Corsage History

Learn about the history behind the high school dance essential, the corsage.


Functionally Floral: Stores start to prepare for the coming dances months ahead of time, like the floral shop, The Flower Stop, Rachel works at.

Mark the date! Find a dress, find a suit, find shoes, find someone to go with, and don’t forget your corsages and boutonnieres! Every fall, high school students run down the list and check off the boxes. When it comes to flowers, many will check off the box without question, but why does this box stay on the list year after year? Why is this box a part of the list in the first place?

Party Preparations: A lineup of corsages waits for excited students to buy for the homecoming dance. (Rachel Blanchard)


Before we get to the modern rendition of these miniature bouquets, we have to go back to the beginning, which is very, very far back. Over 500 years ago, the first forms of corsages were seen in ancient Greece. Originally, brides wore flowers pinned to their dresses in order to ward off bad luck and evil spirits, but also to ward off their lack of hygiene. The floral scent that wafted off of these flowers helped mask the bride’s stench. (Yuck!) Grooms started participating in this trend for similar reasons in the late 16th century. Eventually, florals became a regular part of formal attire for both men and women. It became part of the status-quo to pin flowers to your garments for funerals, balls, and other austere events, regardless of your role in the event.

From there, the tradition spread to other areas of the world, including the west. Because of the developments in hygiene, the sweet scent of the flowers was no longer needed to mask the stench of the person wearing them. So the west, in its usual fashion, capitalized on this by commercializing the custom. By the 19th century, the corsage was a staple in the world of courting. Men were expected to gift the women they were courting a corsage before heading off to any formal event, including dances. This is where these little bouquets began to more closely resemble what we know today. Because of the stingy rules of courting, the traditional placement of these flowers was adjusted. Instead of being worn in the middle of a women’s bodice, they were moved to the shoulder strap so the men could help appropriately pin them on.

As for boutonnieres, since they were also no longer needed as a form of perfume, their role in society had to change. By the end of the 19th century, boutonnieres became a symbol of luxury, elegance, and respectability. A man who wore a boutonniere and a man who was respectable became synonymous. Picking out a nice boutonniere became just as important as picking out a nice pair of shoes. Unlike corsages, the placement was never adjusted and the boutonniere stayed on the lapel of a man’s suit.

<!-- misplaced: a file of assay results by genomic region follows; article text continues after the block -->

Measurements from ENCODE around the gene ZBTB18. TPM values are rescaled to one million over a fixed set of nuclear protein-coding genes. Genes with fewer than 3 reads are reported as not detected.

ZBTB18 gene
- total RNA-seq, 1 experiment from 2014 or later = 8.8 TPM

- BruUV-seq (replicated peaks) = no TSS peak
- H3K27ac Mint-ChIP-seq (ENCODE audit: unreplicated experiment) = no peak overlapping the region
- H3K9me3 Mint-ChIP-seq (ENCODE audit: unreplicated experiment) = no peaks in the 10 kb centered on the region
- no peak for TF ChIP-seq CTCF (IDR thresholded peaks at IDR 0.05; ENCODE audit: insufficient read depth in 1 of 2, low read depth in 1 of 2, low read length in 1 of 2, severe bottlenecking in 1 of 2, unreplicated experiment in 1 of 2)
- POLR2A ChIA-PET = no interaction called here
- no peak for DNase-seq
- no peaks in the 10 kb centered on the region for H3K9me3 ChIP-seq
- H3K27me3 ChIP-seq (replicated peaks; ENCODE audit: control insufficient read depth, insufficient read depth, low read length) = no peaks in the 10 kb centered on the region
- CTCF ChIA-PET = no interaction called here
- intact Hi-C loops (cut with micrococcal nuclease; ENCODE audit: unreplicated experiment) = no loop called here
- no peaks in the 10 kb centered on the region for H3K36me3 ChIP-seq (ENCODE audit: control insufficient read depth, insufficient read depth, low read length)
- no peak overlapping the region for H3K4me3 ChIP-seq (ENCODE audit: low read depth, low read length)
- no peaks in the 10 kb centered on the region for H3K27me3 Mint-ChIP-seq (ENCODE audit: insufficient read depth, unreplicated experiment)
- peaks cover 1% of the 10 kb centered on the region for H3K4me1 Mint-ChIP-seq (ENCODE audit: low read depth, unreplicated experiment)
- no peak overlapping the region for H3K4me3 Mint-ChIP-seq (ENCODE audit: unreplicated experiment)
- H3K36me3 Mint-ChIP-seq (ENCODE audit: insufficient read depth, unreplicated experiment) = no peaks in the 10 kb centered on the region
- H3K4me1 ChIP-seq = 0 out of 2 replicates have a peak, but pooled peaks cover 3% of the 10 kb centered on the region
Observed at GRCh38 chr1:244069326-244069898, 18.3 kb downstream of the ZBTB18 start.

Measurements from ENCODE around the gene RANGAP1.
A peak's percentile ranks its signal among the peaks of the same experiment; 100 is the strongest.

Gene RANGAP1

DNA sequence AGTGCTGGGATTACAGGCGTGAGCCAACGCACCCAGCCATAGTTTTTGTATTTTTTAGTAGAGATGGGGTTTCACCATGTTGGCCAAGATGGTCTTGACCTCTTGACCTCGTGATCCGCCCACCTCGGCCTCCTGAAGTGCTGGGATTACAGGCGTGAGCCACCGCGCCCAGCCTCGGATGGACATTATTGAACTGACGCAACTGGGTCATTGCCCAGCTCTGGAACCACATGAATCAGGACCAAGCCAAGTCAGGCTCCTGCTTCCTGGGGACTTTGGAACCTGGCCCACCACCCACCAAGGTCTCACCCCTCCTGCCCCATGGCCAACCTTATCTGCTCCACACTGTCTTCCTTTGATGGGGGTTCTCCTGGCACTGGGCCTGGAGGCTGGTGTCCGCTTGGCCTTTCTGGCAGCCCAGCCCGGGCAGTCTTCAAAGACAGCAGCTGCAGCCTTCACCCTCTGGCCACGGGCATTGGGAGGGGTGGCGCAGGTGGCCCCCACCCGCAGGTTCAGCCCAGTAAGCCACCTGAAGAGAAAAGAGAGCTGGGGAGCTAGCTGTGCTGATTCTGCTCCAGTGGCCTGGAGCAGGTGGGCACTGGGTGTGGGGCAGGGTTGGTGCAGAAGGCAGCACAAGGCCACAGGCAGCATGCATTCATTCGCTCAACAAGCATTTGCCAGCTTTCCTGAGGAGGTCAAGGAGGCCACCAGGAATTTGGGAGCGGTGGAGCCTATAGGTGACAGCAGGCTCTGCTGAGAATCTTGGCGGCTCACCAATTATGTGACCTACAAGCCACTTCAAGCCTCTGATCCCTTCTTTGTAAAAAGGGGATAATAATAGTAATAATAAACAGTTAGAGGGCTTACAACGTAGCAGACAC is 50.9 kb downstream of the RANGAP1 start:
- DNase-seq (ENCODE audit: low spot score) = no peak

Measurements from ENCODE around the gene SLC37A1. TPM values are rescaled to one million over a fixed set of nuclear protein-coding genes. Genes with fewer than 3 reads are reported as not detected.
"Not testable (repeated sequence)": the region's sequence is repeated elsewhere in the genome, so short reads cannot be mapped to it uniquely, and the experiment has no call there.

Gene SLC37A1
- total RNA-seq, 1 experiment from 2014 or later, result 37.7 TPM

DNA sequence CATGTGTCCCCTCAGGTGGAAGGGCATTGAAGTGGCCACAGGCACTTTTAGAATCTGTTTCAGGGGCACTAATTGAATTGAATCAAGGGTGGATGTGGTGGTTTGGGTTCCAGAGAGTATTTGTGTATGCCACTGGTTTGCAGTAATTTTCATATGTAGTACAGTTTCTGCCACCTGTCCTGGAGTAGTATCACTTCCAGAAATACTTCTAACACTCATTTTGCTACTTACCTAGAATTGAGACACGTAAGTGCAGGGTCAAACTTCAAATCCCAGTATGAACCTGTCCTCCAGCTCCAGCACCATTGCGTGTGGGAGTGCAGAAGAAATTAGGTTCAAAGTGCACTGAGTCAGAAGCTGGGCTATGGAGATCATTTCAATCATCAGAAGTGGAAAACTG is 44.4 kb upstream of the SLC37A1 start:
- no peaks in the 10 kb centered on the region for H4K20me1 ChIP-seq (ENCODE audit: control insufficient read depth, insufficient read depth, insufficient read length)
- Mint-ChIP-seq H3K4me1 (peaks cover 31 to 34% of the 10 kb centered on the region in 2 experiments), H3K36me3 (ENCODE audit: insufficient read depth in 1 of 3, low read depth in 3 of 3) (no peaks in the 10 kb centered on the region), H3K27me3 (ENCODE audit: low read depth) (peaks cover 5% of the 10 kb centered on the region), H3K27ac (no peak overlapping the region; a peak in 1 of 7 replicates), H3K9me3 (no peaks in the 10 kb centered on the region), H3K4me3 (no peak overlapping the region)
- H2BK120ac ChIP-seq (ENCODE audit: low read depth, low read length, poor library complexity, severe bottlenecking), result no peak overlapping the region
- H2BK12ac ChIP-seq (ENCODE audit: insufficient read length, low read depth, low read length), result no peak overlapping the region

With World War II fast approaching, flowers, like many other things, had to take a back seat in America. Due to wartime shortages and increased prices, corsages halved in size. Boutonnieres also became less common during this time period. However, classy entertainers like Dean Martin, Frank Sinatra, and The Commodores kept the tradition alive. Sinatra even contributed to a new style of the boutonniere, although it wasn’t really a boutonniere in the traditional sense of the word. Sinatra’s version is actually a lapel pin that looks like a flower. After the war, the corsage and boutonniere didn’t return to their prior form or relevance. The corsage has remained small, and the boutonniere is no longer an everyday staple. Even after these bundles of blossoms exited their prime, they held on to their position as a standard part of formal events.

As fashion trends changed, floral trends changed with them. With thin dress straps becoming more and more popular, the corsage could no longer be pinned onto the shoulder of a women’s dress, so they were moved onto a wristband. This form of the corsage is what we see more often today, but the shoulder placement is still around. 

Clearly, corsages and boutonnieres have withstood the test of time. Since the 16th century, they have remained relevant in some form or another. But why? There really isn’t any reason other than the fact that they’re a fun, timeless tradition! Corsages and boutonnieres have evolved with time, and they continue to do so. Almost every year, we see a new, trendy way to incorporate flowers into your formal attire. Since the 1980s, the rose and baby’s breath combination has become an iconic staple when it comes to boutonnieres and corsages. In more recent years, the flowers used in these mini bouquets have become more creative. It has become more common to see sunflowers, anemones, daisies, and other fun florals incorporated into the bouquet. 

This homecoming season, when you review your annual list, consider adding an extra box for corsages and boutonnieres. Whether you’re getting one for your date, your friends, or yourself, florals will be a classy addition to your attire!